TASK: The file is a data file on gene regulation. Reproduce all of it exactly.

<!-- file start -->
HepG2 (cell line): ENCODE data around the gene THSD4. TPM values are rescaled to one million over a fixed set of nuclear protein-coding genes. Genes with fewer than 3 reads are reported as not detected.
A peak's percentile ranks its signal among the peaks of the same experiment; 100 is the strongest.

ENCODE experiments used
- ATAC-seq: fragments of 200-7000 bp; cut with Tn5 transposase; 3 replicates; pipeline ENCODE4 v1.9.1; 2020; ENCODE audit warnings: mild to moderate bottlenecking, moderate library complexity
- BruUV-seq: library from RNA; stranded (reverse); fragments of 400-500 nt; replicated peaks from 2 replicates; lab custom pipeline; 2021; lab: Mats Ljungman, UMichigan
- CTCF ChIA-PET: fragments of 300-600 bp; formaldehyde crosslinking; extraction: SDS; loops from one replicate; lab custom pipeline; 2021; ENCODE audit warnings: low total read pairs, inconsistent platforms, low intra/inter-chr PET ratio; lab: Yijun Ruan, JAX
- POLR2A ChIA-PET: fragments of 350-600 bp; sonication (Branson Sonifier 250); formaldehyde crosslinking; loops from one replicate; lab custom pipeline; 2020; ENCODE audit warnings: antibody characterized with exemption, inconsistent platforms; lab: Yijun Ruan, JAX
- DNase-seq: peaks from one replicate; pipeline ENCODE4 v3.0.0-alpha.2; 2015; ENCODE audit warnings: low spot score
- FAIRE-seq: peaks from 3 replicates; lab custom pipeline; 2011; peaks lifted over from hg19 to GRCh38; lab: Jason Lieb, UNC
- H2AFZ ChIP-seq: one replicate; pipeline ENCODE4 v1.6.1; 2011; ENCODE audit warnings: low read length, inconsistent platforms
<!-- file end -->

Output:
HepG2 (cell line): ENCODE data around the gene THSD4. TPM values are rescaled to one million over a fixed set of nuclear protein-coding genes. Genes with fewer than 3 reads are reported as not detected.
A peak's percentile ranks its signal among the peaks of the same experiment; 100 is the strongest.

ENCODE experiments used
- ATAC-seq: fragments of 200-7000 bp; cut with Tn5 transposase; 3 replicates; pipeline ENCODE4 v1.9.1; 2020; ENCODE audit warnings: mild to moderate bottlenecking, moderate library complexity
- BruUV-seq: library from RNA; stranded (reverse); fragments of 400-500 nt; replicated peaks from 2 replicates; lab custom pipeline; 2021; lab: Mats Ljungman, UMichigan
- CTCF ChIA-PET: fragments of 300-600 bp; formaldehyde crosslinking; extraction: SDS; loops from one replicate; lab custom pipeline; 2021; ENCODE audit warnings: low total read pairs, inconsistent platforms, low intra/inter-chr PET ratio; lab: Yijun Ruan, JAX
- POLR2A ChIA-PET: fragments of 350-600 bp; sonication (Branson Sonifier 250); formaldehyde crosslinking; loops from one replicate; lab custom pipeline; 2020; ENCODE audit warnings: antibody characterized with exemption, inconsistent platforms; lab: Yijun Ruan, JAX
- DNase-seq: peaks from one replicate; pipeline ENCODE4 v3.0.0-alpha.2; 2015; ENCODE audit warnings: low spot score
- FAIRE-seq: peaks from 3 replicates; lab custom pipeline; 2011; peaks lifted over from hg19 to GRCh38; lab: Jason Lieb, UNC
- H2AFZ ChIP-seq: one replicate; pipeline ENCODE4 v1.6.1; 2011; ENCODE audit warnings: low read length, inconsistent platforms